Wednesday, April 8, 2015

The business case for advancing women in business and management



Academics and analysts have been examining to what extent more gender balance in management teams and boards actually improves business performance and if the “bottom line” is negatively affected when all decision-makers are men only. Several important studies, some mentioned below, have concluded that women’s participation in decision-making is positive for business outcomes, though some indicated there might not be a direct causal link.

 McKinsey & Company researched the relationship between organizational and financial performance and the number of women managers. It found that European listed companies with more women in their management teams had 17 per cent higher stock price growth between 2005 and 2007, and their average operating profit was almost double their industry average.

A 2011 report of the organization Catalyst16 found that Fortune 500 companies with the most women board directors outperformed those with the least by 16 per cent on return on sales. Companies with the most women on their boards outperformed those with the least by 26 per cent on return on invested capital. Companies with high representation of women – three or more – on their boards over at least four to five years, significantly outperformed those with low representation by 84 per cent on return on sales, by 60 per cent on return on invested capital and by 46 per cent on return on equity.
In 2012 Credit Suisse19 compiled a database on the number of women – since 2005 – sitting on the boards of the 2,360 companies constituting the MSCI AC World index.20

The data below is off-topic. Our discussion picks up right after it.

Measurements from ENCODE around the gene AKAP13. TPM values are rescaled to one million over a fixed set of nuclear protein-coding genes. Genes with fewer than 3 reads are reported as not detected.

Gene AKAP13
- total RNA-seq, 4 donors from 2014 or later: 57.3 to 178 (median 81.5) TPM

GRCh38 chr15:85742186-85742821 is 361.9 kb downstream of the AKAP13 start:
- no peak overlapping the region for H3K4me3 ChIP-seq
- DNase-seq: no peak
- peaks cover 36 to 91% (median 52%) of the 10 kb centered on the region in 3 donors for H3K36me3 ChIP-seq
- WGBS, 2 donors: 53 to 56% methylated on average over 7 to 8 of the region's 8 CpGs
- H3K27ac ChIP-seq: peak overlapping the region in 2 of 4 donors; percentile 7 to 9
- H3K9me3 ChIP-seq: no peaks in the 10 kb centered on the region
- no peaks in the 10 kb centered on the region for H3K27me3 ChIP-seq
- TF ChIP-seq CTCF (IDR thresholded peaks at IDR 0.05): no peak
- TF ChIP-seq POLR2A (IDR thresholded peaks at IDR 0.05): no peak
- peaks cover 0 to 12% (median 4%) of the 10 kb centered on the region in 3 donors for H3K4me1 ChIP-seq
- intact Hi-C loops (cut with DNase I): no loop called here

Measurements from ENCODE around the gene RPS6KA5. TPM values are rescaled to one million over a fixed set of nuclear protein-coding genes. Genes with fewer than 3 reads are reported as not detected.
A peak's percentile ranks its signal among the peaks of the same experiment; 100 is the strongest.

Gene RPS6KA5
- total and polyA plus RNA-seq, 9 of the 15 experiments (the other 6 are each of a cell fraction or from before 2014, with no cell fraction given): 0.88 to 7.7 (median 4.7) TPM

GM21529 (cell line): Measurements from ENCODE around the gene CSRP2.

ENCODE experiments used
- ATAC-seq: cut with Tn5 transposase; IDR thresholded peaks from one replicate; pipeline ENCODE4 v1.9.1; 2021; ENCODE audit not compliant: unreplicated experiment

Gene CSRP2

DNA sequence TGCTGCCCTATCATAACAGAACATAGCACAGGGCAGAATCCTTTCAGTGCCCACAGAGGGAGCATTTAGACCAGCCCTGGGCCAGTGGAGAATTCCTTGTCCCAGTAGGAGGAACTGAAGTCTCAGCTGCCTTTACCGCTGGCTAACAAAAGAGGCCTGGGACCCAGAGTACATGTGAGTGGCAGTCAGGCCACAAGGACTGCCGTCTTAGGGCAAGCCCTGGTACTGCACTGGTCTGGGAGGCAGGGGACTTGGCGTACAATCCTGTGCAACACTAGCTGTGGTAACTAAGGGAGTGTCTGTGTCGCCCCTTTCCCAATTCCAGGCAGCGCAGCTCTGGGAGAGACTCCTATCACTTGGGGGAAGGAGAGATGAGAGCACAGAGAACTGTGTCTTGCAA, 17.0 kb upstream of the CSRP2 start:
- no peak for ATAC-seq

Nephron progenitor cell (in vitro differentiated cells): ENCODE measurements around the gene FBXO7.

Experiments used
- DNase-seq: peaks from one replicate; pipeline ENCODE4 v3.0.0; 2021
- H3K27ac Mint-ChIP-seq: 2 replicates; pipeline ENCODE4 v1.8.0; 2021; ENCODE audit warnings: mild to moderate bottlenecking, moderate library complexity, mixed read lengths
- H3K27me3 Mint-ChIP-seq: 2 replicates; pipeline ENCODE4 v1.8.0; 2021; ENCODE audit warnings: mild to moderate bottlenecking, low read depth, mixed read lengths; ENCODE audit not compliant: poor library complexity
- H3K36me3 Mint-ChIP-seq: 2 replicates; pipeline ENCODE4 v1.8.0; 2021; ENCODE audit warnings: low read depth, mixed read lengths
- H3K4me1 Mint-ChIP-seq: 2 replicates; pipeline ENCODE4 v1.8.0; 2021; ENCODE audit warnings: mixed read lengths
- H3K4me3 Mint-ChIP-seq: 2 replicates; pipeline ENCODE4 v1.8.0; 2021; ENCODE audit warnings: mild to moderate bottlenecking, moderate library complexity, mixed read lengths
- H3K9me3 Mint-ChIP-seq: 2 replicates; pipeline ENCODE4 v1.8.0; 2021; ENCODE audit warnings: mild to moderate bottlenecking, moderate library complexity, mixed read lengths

This research was more comprehensive in terms of geographical scope than other studies, covering all regions except Africa. The outcome shows that, over the previous six years, companies with at least one female board member outperformed by 26 per cent those with no women on the board in terms of share price performance.

While there is considerable research on how gender balance in management impacts the bottom line, making causal links is still a challenge. It has been noted that companies that promote women to top jobs are often those that invest a great deal in research, innovation and technology. More research, especially in developing regions, would be of immense value, especially for those many organizations that are actively advocating for greater inclusion of women in all walks of life.
But there is no lack of research pointing to the hurdles experienced by women on the corporate ladder, as well as on measures that have been successful in promoting women in business and management.

While women have greatly increased their share of management jobs and as entrepreneurs over the last two decades, all data sources and analyses report a continuing dearth of women in top decision making positions, as CEOs and board members. The situation is not much better in politics: In March 2014, just 18 women were heads of state, and women were only 22 per cent (22.9%) of all elected parliamentarians worldwide in April 2014.